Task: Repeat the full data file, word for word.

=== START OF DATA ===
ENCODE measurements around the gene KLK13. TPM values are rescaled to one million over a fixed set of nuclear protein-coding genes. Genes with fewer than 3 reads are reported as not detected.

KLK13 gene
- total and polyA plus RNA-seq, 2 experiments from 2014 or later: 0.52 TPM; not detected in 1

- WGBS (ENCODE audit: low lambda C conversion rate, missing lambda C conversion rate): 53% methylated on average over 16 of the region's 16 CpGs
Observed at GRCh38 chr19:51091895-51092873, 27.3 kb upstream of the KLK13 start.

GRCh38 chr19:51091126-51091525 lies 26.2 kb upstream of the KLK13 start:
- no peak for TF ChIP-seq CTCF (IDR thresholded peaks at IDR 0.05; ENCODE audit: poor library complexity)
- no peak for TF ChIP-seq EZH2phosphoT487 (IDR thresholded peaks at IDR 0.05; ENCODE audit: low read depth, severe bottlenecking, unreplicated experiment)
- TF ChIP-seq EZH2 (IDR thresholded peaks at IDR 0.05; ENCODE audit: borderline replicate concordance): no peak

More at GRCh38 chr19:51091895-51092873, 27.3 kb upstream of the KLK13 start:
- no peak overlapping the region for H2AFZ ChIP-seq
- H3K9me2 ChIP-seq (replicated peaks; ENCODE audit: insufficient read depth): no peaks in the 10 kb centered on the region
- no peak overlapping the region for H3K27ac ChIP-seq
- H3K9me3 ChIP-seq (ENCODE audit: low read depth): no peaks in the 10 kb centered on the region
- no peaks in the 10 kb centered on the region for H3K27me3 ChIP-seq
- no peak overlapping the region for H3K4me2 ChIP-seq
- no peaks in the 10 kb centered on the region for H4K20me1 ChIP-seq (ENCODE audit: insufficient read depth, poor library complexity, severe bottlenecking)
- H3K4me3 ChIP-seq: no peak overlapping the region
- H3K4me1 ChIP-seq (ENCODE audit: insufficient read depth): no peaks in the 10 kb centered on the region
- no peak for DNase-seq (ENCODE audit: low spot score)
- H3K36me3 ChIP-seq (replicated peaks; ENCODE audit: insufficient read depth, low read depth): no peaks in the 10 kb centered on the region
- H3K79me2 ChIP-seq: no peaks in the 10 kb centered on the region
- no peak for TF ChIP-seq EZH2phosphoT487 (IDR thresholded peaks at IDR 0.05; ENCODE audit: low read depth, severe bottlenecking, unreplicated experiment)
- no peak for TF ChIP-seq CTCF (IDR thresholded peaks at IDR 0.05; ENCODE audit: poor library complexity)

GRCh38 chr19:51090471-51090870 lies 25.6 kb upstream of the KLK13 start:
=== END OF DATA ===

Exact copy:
ENCODE measurements around the gene KLK13. TPM values are rescaled to one million over a fixed set of nuclear protein-coding genes. Genes with fewer than 3 reads are reported as not detected.

KLK13 gene
- total and polyA plus RNA-seq, 2 experiments from 2014 or later: 0.52 TPM; not detected in 1

- WGBS (ENCODE audit: low lambda C conversion rate, missing lambda C conversion rate): 53% methylated on average over 16 of the region's 16 CpGs
Observed at GRCh38 chr19:51091895-51092873, 27.3 kb upstream of the KLK13 start.

GRCh38 chr19:51091126-51091525 lies 26.2 kb upstream of the KLK13 start:
- no peak for TF ChIP-seq CTCF (IDR thresholded peaks at IDR 0.05; ENCODE audit: poor library complexity)
- no peak for TF ChIP-seq EZH2phosphoT487 (IDR thresholded peaks at IDR 0.05; ENCODE audit: low read depth, severe bottlenecking, unreplicated experiment)
- TF ChIP-seq EZH2 (IDR thresholded peaks at IDR 0.05; ENCODE audit: borderline replicate concordance): no peak

More at GRCh38 chr19:51091895-51092873, 27.3 kb upstream of the KLK13 start:
- no peak overlapping the region for H2AFZ ChIP-seq
- H3K9me2 ChIP-seq (replicated peaks; ENCODE audit: insufficient read depth): no peaks in the 10 kb centered on the region
- no peak overlapping the region for H3K27ac ChIP-seq
- H3K9me3 ChIP-seq (ENCODE audit: low read depth): no peaks in the 10 kb centered on the region
- no peaks in the 10 kb centered on the region for H3K27me3 ChIP-seq
- no peak overlapping the region for H3K4me2 ChIP-seq
- no peaks in the 10 kb centered on the region for H4K20me1 ChIP-seq (ENCODE audit: insufficient read depth, poor library complexity, severe bottlenecking)
- H3K4me3 ChIP-seq: no peak overlapping the region
- H3K4me1 ChIP-seq (ENCODE audit: insufficient read depth): no peaks in the 10 kb centered on the region
- no peak for DNase-seq (ENCODE audit: low spot score)
- H3K36me3 ChIP-seq (replicated peaks; ENCODE audit: insufficient read depth, low read depth): no peaks in the 10 kb centered on the region
- H3K79me2 ChIP-seq: no peaks in the 10 kb centered on the region
- no peak for TF ChIP-seq EZH2phosphoT487 (IDR thresholded peaks at IDR 0.05; ENCODE audit: low read depth, severe bottlenecking, unreplicated experiment)
- no peak for TF ChIP-seq CTCF (IDR thresholded peaks at IDR 0.05; ENCODE audit: poor library complexity)

GRCh38 chr19:51090471-51090870 lies 25.6 kb upstream of the KLK13 start: